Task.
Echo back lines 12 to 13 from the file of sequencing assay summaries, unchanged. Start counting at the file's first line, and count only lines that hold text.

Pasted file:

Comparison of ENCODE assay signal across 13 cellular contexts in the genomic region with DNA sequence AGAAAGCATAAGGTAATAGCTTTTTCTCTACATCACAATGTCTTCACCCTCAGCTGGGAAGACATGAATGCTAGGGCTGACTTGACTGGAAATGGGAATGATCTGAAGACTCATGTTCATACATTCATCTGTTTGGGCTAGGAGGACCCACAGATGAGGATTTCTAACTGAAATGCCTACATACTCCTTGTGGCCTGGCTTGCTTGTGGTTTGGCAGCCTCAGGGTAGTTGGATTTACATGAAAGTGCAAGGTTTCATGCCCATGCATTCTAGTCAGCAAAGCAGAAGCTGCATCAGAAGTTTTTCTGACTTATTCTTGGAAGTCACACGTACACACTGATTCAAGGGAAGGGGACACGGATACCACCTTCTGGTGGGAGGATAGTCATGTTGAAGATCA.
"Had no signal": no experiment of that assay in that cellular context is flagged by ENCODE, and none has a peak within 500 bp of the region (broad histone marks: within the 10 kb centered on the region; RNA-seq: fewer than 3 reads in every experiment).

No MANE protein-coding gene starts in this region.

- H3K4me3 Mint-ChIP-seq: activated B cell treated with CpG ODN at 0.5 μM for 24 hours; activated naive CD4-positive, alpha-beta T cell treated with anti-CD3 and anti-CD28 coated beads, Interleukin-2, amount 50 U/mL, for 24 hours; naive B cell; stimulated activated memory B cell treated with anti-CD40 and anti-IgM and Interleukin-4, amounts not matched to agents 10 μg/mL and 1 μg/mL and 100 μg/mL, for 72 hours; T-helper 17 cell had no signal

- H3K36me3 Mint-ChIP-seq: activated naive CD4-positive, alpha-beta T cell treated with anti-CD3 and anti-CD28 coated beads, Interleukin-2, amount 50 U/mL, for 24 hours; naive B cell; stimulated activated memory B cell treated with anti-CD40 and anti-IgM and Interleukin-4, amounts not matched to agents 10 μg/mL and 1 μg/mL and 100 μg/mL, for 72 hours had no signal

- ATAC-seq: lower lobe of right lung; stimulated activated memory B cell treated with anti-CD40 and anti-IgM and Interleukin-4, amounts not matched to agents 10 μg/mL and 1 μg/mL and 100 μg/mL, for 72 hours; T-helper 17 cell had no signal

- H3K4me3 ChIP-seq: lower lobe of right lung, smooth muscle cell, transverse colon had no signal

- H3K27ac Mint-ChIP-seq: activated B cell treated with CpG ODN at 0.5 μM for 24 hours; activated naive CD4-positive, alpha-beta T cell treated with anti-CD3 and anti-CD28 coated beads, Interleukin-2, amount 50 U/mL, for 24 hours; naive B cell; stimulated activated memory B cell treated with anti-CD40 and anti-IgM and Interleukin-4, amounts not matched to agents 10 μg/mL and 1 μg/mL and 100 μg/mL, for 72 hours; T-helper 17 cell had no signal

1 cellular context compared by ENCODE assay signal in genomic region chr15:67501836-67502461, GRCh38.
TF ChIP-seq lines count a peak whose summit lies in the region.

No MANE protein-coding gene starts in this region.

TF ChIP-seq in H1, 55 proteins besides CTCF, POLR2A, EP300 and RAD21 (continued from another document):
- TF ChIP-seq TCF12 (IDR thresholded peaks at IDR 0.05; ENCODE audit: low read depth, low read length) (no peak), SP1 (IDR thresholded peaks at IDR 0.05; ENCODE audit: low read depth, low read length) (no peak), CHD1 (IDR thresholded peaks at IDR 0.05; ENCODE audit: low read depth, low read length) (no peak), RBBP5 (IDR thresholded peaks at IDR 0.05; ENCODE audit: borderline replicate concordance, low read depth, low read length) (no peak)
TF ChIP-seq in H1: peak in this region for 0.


TF ChIP-seq in H1, 55 proteins besides CTCF, POLR2A, EP300 and RAD21 (continued from another document):
- TF ChIP-seq TCF12 (IDR thresholded peaks at IDR 0.05; ENCODE audit: low read depth, low read length) (no peak), SP1 (IDR thresholded peaks at IDR 0.05; ENCODE audit: low read depth, low read length) (no peak), CHD1 (IDR thresholded peaks at IDR 0.05; ENCODE audit: low read depth, low read length) (no peak), RBBP5 (IDR thresholded peaks at IDR 0.05; ENCODE audit: borderline replicate concordance, low read depth, low read length) (no peak)